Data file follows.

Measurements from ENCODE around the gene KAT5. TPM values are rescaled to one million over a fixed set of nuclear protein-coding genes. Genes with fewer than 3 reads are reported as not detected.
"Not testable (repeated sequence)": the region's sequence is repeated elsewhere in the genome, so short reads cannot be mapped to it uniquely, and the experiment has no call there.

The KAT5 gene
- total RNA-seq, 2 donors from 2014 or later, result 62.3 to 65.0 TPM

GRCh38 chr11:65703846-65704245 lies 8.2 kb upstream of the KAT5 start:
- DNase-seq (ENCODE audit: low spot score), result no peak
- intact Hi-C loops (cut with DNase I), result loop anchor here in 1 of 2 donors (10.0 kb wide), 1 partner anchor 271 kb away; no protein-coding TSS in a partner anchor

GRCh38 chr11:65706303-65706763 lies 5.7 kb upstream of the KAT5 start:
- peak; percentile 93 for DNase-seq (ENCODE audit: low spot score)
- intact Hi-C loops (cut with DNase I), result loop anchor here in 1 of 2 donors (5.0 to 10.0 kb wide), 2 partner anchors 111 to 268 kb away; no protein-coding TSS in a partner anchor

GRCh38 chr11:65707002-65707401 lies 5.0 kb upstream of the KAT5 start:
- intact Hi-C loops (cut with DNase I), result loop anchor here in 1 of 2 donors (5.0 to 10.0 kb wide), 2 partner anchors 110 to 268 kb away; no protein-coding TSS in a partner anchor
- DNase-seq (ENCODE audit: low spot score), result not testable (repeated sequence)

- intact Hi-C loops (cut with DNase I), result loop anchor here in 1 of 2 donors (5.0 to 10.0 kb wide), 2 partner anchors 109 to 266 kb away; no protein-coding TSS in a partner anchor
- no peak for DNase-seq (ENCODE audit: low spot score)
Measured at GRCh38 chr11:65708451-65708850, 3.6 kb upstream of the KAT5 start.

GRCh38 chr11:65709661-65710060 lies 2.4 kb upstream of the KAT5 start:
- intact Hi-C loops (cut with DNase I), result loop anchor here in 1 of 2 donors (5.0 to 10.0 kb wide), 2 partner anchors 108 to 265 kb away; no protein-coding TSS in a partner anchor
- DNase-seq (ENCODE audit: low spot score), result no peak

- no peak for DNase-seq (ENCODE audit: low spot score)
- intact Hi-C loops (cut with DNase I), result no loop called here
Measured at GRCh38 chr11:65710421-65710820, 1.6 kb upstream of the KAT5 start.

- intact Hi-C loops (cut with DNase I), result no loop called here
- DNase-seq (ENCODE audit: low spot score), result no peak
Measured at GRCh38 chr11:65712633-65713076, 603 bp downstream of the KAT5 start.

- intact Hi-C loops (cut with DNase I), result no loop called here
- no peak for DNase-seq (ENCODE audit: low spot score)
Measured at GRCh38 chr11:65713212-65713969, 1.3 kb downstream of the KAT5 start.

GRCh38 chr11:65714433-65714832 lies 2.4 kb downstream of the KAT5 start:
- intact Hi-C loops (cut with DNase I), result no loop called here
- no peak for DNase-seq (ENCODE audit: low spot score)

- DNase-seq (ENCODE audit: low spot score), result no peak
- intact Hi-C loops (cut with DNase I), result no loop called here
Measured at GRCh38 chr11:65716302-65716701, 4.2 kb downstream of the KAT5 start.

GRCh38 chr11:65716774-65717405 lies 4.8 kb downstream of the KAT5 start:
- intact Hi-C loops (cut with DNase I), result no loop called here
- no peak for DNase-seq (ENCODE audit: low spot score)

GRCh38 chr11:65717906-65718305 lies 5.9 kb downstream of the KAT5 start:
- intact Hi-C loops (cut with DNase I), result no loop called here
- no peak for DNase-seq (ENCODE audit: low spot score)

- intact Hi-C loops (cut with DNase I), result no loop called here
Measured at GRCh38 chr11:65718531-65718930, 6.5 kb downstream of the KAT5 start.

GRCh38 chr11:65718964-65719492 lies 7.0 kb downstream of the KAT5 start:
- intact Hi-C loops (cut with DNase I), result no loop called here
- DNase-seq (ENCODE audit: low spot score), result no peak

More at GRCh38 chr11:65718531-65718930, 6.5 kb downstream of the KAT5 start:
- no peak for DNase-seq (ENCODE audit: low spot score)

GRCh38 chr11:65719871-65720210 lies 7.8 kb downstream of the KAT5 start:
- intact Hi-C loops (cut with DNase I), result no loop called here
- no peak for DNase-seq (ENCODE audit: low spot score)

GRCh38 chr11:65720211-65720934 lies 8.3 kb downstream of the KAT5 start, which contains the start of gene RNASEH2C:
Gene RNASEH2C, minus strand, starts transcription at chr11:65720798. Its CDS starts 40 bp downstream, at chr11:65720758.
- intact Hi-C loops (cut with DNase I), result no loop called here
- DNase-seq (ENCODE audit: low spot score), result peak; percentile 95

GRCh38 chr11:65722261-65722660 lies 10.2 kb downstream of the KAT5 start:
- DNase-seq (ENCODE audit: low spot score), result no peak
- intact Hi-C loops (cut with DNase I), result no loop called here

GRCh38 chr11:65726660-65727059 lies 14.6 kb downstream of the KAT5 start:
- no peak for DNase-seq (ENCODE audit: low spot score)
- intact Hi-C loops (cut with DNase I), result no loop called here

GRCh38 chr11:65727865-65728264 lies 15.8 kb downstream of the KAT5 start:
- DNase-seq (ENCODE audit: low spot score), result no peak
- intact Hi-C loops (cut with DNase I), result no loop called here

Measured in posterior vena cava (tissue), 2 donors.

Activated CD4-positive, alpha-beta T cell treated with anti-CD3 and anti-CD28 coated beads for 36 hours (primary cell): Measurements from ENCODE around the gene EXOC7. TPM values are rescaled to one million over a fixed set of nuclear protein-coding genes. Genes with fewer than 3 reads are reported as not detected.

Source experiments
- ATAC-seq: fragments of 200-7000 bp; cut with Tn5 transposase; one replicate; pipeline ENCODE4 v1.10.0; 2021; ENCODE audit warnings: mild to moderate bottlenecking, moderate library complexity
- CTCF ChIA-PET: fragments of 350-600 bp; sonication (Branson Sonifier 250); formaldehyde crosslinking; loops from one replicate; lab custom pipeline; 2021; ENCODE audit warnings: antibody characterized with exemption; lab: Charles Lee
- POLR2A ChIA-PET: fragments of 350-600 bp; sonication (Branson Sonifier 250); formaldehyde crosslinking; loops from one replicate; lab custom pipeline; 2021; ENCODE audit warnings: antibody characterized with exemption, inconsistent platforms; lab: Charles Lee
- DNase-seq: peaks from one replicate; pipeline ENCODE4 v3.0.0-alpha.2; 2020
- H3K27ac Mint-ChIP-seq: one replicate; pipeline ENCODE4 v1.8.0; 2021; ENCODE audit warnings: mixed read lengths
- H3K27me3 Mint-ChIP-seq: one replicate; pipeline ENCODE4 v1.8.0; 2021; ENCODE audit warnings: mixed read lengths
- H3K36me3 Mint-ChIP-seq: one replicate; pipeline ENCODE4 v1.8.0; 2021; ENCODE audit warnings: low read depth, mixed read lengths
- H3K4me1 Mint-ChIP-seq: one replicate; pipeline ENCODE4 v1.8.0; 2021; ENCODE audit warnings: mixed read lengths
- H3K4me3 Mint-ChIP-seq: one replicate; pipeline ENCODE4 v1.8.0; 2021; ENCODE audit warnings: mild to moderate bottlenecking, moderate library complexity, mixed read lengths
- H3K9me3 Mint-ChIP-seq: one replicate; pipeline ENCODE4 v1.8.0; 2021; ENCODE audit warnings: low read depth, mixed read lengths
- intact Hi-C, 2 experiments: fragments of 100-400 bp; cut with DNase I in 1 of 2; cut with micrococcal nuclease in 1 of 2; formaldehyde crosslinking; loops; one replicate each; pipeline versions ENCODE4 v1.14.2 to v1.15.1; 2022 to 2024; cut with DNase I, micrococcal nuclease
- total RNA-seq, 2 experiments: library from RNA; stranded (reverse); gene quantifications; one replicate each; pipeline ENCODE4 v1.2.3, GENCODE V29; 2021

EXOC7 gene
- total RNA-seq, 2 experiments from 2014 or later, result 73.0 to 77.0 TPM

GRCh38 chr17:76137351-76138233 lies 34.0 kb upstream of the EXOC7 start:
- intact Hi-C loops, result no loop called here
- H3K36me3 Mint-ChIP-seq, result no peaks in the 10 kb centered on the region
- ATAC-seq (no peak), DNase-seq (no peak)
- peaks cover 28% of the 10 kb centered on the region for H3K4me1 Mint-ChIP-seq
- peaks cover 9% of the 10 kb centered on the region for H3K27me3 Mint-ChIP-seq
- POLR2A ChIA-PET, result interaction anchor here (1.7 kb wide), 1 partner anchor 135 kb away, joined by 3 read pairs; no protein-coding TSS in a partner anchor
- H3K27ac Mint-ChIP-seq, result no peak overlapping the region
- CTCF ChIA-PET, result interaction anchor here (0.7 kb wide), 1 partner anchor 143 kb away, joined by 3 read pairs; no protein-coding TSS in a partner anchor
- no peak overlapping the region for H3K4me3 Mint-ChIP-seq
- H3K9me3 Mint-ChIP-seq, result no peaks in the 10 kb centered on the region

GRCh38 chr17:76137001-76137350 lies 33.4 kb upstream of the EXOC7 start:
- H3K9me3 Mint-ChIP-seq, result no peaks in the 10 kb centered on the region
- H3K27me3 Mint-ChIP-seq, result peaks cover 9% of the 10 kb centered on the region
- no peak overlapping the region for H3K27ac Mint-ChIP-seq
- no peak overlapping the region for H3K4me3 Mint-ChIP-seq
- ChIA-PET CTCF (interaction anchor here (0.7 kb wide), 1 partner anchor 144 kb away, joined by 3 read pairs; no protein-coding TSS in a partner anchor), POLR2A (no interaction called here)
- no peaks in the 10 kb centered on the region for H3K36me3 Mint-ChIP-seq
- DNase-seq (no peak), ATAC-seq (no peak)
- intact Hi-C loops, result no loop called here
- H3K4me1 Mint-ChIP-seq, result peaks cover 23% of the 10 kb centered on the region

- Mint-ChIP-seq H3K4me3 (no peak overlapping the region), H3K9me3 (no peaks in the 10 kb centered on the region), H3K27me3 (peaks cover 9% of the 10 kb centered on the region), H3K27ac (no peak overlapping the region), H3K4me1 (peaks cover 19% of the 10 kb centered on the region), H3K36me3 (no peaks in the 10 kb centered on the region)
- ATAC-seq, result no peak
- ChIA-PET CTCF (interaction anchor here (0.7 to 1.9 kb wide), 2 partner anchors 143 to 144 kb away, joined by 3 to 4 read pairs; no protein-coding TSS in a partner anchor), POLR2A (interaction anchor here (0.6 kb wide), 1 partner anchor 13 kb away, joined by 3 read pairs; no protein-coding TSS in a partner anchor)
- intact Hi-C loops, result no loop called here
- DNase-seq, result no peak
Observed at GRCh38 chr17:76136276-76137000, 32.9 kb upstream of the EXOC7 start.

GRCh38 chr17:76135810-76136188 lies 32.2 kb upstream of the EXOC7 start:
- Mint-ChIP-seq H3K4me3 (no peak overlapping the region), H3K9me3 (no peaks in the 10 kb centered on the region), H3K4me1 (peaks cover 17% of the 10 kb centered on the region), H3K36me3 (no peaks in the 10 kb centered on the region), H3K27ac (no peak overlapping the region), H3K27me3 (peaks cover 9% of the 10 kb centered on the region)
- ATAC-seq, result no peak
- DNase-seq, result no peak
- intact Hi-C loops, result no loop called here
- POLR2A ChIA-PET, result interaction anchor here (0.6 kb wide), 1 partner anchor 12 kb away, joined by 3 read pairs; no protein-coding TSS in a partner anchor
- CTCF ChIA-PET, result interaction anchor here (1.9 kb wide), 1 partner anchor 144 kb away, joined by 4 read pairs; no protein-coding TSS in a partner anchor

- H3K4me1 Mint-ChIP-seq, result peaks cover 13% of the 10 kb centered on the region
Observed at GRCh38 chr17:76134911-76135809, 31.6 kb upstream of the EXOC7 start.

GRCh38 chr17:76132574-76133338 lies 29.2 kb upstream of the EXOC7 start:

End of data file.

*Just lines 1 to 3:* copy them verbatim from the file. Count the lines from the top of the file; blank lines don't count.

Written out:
Measurements from ENCODE around the gene KAT5. TPM values are rescaled to one million over a fixed set of nuclear protein-coding genes. Genes with fewer than 3 reads are reported as not detected.
"Not testable (repeated sequence)": the region's sequence is repeated elsewhere in the genome, so short reads cannot be mapped to it uniquely, and the experiment has no call there.

The KAT5 gene